40. Bos Mutissimus says:

    Consider Luke 22:31-32: “Simon, Simon, behold, Satan demanded to have you, that he might sift you like wheat, but I have prayed for you that your faith may not fail; and when you have turned again, strengthen your brethren.” It occurred to me that the accusers of the Holy Father (“Peter;” that is, “Simon”) are indeed demanding him and putting him through the wringer (“sifting”). And accusers they are: I think the Hebrew word-origin of “Satan” means “Accuser.”

    I am not suggesting the various accusers of the Holy Father in the last three weeks are actually satanists, or involved in a satanic cult; but that their actions appear to be motivated by diabolical purposes. All the more reason to pray to St. Michael for defense; thanks for posting the reminders.

  41. avecrux says:

    Can you even imagine the consequence if someone had written such an article about George Tiller, the late term abortionist who ended up being gunned down?

    I still remember columnist Mike Hendricks in Kansas City say: “…the motive for the crime we can all surmise in light of the vitriolic campaign that has been waged against Tiller for more than two decades by anti-abortion groups. And if we’re right about that, then we already know the identities of his accomplices. They include every one who has ever called Tiller’s late term abortion clinic a murder mill. Who ever called Tiller ‘Tiller the Killer.'”

    Or how about: “People have a right to disagree about abortion,” said a statement from Michael B. Keegan, president of People for the American Way, “but it’s impossible to separate today’s tragedy from the violent language that has been directed for years at doctors like George Tiller.”

    Or how about this from the NARAL website: “Nancy Keenan, president of NARAL Pro-Choice America, said antiabortion groups should soften their words. She said the killing was ‘not an isolated incident. It is part of an ongoing pattern of hateful rhetoric that unfortunately can lead to violence.'”

    Surely they will all be decrying this violent language, vitriolic campaign and hateful rhetoric used against Pope Benedict, right???

  42. MWP says:

    This is the clearest ever example of a hate crime.

    This rabid piece radically brings up visions of Nazi atrocities, such as the vicious putting down of the Warsaw Uprising in German-occupied Poland during the last days of World War II (1944).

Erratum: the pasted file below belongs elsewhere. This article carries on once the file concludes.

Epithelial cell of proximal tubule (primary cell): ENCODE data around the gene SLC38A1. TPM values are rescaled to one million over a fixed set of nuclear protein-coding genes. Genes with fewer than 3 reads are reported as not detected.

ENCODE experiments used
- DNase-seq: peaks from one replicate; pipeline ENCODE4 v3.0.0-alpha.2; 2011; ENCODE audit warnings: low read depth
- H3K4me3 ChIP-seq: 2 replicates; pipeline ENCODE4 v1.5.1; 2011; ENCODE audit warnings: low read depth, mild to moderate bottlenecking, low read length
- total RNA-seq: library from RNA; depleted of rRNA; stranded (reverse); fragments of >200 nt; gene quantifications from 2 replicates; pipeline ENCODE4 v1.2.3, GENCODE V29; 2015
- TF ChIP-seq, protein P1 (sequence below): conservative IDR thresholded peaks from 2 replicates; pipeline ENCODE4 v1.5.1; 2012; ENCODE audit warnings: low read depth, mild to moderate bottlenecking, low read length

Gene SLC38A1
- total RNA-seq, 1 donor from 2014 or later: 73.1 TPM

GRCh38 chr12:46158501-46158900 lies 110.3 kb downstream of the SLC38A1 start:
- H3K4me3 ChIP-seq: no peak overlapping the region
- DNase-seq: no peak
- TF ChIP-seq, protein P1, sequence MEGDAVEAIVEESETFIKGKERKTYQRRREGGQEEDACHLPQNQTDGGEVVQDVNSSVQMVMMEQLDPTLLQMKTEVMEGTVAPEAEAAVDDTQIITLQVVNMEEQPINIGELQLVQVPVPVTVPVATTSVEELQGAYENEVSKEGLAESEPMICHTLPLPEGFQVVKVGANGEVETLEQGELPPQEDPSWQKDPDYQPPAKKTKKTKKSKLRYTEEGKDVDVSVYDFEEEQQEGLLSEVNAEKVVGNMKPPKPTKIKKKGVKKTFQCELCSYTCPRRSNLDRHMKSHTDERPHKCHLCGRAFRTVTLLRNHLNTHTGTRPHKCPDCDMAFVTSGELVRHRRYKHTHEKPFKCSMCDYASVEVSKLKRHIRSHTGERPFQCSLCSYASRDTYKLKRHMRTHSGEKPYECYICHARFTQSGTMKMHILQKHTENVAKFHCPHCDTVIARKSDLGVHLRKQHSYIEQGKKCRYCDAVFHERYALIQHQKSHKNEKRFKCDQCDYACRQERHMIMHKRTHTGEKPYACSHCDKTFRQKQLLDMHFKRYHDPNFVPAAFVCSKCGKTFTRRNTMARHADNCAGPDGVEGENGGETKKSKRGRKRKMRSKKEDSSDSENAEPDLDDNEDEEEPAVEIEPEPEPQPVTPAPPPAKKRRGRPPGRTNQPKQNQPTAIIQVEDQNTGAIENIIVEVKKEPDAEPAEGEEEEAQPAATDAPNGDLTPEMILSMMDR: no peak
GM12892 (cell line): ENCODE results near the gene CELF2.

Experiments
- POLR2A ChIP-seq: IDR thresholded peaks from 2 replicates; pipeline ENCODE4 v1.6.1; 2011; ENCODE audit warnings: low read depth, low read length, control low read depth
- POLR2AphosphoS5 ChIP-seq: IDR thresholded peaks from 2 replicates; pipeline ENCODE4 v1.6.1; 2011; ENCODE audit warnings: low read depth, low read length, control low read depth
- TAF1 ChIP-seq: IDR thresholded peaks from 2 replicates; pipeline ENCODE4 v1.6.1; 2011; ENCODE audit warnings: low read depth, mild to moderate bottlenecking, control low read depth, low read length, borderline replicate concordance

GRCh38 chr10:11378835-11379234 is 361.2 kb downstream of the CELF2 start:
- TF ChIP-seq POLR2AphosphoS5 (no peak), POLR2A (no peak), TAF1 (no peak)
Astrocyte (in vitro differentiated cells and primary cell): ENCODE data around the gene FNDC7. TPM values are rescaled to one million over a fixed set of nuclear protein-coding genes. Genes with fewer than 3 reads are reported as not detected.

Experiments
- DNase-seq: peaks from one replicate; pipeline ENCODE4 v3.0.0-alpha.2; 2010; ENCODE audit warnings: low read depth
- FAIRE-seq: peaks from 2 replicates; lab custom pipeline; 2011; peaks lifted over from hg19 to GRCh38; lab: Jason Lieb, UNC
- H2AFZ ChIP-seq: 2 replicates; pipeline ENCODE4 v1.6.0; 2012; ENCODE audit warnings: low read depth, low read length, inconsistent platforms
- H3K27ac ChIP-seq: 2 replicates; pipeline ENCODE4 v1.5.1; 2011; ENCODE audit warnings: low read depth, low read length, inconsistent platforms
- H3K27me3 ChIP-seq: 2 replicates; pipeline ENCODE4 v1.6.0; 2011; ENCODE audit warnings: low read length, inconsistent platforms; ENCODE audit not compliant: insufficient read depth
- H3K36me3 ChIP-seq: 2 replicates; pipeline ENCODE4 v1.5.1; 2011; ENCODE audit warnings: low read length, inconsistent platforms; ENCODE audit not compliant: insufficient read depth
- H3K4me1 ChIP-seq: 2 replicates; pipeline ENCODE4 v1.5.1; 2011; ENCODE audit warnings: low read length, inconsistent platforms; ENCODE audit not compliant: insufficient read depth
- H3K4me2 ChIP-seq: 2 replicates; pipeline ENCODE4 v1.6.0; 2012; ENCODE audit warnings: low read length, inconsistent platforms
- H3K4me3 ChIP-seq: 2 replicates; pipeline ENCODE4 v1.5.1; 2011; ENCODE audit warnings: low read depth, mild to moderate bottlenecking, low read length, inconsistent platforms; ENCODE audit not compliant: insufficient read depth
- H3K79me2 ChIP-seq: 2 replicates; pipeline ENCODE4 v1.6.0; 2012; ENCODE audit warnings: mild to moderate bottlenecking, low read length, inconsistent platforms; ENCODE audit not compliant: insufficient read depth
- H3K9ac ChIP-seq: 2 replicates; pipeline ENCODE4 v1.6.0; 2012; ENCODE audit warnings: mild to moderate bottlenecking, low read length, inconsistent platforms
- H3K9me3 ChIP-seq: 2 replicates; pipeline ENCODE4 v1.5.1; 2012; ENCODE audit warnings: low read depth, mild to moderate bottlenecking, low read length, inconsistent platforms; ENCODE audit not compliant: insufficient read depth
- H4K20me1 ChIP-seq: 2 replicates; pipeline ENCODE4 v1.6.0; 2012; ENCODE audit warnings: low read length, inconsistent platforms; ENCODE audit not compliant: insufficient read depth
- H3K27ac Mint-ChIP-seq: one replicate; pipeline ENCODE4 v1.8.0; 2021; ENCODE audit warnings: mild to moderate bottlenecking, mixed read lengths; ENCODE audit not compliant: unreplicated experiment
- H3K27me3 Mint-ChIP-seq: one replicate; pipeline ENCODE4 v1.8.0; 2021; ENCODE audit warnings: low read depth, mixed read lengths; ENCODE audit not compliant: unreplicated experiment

Here’s on the sewers:


    Looks like a flashback to that time, really.

    From the same page, here’s what a Nazi general, Erich von dem Bach, wrote about the uprising by the Jews of Warsaw at the culmination of the Holocaust in Nazi-occupied Poland (1943):

    “During the first intrusion into the Ghetto, the Jews and the Polish bandits, through the use of earlier set fires, were able to repel the forces committed to the fighting including tanks and armored vehicles… To prevent an escape to the s e w e r s , the s e w e r s y s t e m underneath the Jewish housing district was immediately flooded; this, however, was an illusion as a result of blowing up of the main water valves by the Jews.

    “J e w s h i d i n t h e s e w e r s and specially outfitted bunkers. In the first days, it was assumed that only individual bunkers existed. However, during the course of the long-lasting mission it turned out that throughout the entire ghetto there was an organized system of cellars, bunkers, and passages. Every passage and bunker had access to the sewer system. This s e w e r s y s t e m w a s u t i l i z e d b y t h e J e w s to cross underground to the Aryan side of the city.”

    (emphasis mine)

    The lesson from this has always been: if they’re capable of thinking and saying it, they’re capable of executing it as well.

  43. isabella says:

    This is sick, sick, sick.

    And it is worse. I just read that Dawkins and the other guy want the Pope arrested when he visits the UK this year – like a common criminal – vs. a head of state. Why do they hate the Church that much? They had some convoluted argument about why the Vatican didn’t qualify as a sovereign state, so the Holy Father was fair game to be snatched.